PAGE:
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Gay Rights Movement, U. S.  
 
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ACT UP staged dramatic demonstrations at such places as the Food and Drug Administration, the National Institutes of Health (NIH), the Centers for Disease Control, and New York's St. Patrick's Cathedral. By 1990, thanks to movement activists (now reclaiming the term queer), more Americans were aware of discrimination against homosexuals, especially in health care and partnership rights, including some of the 1000+ rights enjoyed by legally married couples, such as health insurance and health care decisions, inheritance rights, and adoption of children, for example.

While AIDS was a primary focus for the movements in the 1980s other causes continued. Media portrayals, for example, had long been a concern, and in 1985 the Gay and Lesbian Alliance Against Defamation was formed in New York City and became a national organization nine years later.

Sponsor Message.

In 1986 the gay rights movement suffered one of its biggest setbacks when the U. S. Supreme Court upheld Georgia's law in its Bowers v. Hardwick decision, dealing a bitter blow to those who thought that legal reform might come quickly. The bitterly divided Court not only found that the Constitution afforded no right to consensual homosexual activity in the privacy of one's bedroom, but dismissed arguments to the contrary as "facetious," as it freely quoted the Bible to deny equal protection under the law to homosexuals.

The Bowers decision, combined with the AIDS crisis, led to the second National March on Washington for Lesbian and Gay Rights, held October 11, 1987. The lack of media coverage that day in turn helped create National Coming Out Day, first observed October 11, 1988, as a reminder of both the march and the importance of coming out as a political act.

The 1980s concluded with some significant developments: an insistence on the visibility of bisexuals, trans people, and nonwhite people within the movement and corresponding groups founded to address their interests; an increase in lawsuits challenging the U. S. military's policy of excluding homosexuals from service; and a turn to state legislatures and courts in an attempt to repeal sodomy laws, which functioned less as a serious threat to send homosexuals to prison than it did to heighten the stigma against homosexuality. The sodomy laws were regularly invoked to argue against equal rights for homosexuals in areas ranging from child custody cases to job discrimination.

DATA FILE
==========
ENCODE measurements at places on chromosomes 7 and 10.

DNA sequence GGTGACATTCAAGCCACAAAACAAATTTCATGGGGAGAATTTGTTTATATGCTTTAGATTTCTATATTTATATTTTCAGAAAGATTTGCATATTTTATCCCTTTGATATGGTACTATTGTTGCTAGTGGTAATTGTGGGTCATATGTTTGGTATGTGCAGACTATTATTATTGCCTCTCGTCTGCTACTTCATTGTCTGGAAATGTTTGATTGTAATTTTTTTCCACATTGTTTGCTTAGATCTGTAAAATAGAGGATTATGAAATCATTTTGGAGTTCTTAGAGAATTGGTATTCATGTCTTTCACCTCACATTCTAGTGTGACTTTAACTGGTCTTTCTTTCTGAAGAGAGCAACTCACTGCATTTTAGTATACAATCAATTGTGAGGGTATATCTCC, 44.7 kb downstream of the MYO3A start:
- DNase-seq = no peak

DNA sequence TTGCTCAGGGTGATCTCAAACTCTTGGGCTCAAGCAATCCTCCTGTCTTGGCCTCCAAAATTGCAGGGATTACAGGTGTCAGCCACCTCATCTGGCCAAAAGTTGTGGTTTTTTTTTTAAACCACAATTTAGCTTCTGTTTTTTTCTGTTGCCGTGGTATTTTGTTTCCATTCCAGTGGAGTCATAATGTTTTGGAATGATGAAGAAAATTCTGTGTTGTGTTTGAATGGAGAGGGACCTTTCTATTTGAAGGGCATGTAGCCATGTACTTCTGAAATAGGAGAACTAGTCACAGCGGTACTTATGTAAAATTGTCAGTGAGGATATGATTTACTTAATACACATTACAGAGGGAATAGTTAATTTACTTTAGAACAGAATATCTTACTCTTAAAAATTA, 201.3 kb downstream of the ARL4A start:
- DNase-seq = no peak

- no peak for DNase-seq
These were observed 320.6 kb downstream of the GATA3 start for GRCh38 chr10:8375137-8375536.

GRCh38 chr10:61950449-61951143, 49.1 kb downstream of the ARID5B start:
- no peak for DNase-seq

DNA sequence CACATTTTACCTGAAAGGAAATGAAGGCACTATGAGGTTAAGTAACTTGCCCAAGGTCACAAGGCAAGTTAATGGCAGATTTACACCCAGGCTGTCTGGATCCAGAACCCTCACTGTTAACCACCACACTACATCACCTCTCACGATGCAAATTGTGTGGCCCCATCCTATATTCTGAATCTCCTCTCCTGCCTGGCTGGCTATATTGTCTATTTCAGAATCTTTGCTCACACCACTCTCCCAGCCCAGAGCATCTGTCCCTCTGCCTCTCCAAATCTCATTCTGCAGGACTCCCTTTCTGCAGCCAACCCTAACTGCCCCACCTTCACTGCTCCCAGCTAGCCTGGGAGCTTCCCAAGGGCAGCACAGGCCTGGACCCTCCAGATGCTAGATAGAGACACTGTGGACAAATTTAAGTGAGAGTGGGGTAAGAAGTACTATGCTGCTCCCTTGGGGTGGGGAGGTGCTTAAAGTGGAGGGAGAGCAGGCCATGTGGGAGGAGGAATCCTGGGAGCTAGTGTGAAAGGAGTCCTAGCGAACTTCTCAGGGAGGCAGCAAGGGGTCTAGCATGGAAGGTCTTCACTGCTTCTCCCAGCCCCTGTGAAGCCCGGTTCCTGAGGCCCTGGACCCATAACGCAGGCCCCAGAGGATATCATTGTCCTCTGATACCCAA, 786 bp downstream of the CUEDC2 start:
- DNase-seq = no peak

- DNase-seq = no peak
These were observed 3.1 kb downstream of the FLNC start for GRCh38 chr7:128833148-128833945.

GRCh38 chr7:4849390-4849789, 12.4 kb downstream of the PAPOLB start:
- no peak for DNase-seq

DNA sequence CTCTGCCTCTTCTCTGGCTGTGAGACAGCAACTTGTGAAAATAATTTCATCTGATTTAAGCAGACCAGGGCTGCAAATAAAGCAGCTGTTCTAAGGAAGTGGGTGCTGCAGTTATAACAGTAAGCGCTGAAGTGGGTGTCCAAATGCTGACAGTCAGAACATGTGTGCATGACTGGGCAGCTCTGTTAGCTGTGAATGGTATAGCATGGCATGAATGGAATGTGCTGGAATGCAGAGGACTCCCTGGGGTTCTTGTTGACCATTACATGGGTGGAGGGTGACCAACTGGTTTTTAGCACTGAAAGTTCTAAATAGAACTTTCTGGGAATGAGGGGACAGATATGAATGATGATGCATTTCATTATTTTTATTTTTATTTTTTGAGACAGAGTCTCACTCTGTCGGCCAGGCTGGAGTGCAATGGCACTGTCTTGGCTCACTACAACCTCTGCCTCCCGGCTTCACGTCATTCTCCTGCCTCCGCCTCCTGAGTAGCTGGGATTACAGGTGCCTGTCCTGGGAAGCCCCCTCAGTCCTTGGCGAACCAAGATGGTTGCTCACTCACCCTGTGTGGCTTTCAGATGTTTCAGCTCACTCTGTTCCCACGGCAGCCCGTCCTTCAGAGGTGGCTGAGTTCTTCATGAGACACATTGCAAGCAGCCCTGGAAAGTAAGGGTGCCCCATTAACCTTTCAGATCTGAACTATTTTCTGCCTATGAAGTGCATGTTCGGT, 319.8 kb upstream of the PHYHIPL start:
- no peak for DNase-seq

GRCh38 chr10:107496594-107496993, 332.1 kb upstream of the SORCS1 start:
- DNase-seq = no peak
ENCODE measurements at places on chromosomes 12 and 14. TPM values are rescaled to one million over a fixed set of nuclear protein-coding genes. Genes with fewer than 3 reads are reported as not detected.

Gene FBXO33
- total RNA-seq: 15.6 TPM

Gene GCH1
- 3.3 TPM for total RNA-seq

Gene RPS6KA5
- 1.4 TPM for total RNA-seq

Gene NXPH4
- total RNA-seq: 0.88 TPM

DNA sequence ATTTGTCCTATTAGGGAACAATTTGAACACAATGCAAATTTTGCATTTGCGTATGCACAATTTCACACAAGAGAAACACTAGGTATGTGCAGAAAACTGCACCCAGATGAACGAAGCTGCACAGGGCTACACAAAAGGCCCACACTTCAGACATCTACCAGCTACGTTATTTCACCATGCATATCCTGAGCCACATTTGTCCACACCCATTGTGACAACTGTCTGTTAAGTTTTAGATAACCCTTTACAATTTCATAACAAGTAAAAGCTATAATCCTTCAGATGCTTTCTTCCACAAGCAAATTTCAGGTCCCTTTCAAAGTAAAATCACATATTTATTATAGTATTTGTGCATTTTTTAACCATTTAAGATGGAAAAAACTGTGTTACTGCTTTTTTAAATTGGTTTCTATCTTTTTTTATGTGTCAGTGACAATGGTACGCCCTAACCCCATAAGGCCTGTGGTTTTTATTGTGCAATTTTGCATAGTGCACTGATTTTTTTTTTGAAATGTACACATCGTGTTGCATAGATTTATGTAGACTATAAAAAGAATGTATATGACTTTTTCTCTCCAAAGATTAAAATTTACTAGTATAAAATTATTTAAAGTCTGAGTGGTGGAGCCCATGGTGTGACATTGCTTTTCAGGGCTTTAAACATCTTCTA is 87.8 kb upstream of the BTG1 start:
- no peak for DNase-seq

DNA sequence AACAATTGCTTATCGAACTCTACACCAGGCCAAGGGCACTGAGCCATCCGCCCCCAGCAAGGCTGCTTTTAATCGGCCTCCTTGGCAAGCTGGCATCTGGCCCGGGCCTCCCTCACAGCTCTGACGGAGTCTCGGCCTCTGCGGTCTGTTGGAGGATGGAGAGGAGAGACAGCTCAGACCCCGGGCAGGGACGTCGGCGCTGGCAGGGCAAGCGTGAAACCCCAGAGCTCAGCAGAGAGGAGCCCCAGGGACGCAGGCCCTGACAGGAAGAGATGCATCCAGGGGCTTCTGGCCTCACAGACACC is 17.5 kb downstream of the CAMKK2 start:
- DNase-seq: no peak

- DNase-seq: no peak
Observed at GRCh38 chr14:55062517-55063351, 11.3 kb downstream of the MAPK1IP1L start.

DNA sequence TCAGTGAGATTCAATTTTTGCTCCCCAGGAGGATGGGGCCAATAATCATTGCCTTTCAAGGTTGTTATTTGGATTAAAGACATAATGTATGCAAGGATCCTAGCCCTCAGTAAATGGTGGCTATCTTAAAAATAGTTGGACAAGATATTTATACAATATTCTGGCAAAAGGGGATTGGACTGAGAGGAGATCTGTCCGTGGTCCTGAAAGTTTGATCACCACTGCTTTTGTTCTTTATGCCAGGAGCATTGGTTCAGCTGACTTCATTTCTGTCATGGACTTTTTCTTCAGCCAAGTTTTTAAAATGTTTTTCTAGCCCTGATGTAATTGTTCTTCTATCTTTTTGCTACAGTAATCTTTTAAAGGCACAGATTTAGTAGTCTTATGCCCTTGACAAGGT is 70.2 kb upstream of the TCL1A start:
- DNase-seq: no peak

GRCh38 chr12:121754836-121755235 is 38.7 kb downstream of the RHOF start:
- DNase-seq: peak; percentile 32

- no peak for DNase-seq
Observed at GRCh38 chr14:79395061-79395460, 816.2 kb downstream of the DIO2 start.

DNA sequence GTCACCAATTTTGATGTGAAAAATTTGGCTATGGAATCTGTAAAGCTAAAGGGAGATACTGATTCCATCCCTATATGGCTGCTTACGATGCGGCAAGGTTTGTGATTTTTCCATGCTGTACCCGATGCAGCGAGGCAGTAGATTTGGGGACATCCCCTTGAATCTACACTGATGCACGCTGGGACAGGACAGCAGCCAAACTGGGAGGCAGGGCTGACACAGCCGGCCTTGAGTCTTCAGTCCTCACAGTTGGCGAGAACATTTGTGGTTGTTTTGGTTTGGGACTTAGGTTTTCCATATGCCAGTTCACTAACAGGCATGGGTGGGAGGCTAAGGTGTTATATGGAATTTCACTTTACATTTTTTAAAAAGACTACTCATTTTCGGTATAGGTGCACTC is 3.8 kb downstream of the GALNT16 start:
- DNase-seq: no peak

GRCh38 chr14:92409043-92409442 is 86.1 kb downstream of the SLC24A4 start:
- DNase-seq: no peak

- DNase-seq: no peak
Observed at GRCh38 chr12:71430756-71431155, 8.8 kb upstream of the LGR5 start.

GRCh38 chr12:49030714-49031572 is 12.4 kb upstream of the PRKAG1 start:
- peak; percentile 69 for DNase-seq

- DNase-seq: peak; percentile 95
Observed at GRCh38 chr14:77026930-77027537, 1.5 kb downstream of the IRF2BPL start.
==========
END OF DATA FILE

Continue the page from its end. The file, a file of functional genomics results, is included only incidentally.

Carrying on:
The 1990s

The elections of 1992 continued the typical mixed results for glbtq rights. Voters in Oregon rejected an anti-gay measure (and did so again in 1994, as did Idaho's voters), but in Colorado anti-gay Amendment 2, which proposed to strip homosexuals from any right to protection from discrimination, passed.

Effective organizing on the state level and the hard work of thousands of unsung glbtq rights workers were responsible for the advances; and Colorado activists successfully brought Amendment 2 to the U. S. Supreme Court in 1996. In Romer v. Evans, the Court declared Amendment 2 unconstitutional because it served no legitimate purpose and was designed simply to rob homosexuals of equal protection under the law. This was the first ruling by the Court that recognized lesbians and gay men as worthy of equal protection under the law.

Also in 1992 Bill Clinton was elected President. He was the first candidate so openly to court queer voters. Consequently, enormous expectations arose in the glbtq community as 1993 began in a celebratory mood.

By fall of 1993, however, the gay rights movement had endured one of its most public setbacks and national leaders were pointing fingers at themselves and each other. That September, Congress passed the measure known as "Don't Ask, Don't Tell, Don't Pursue, Don't Harass" ("Don't Ask, Don't Tell" or DADT) as a compromise between lifting the ban on homosexuals in the armed services (as Clinton had promised) and continuing the policy of automatic dismissal of gay and lesbian soldiers.

The expulsion of homosexuals (as they were still called by the Department of Defense) had been an issue since World War II, and was challenged repeatedly in the 1970s and 1980s. Gay and lesbian veterans had been among the first to organize for their rights after World War II, and a new group, the Servicemembers Legal Defense Network (SLDN) arose amid the DADT debates and continues its advocacy work today.

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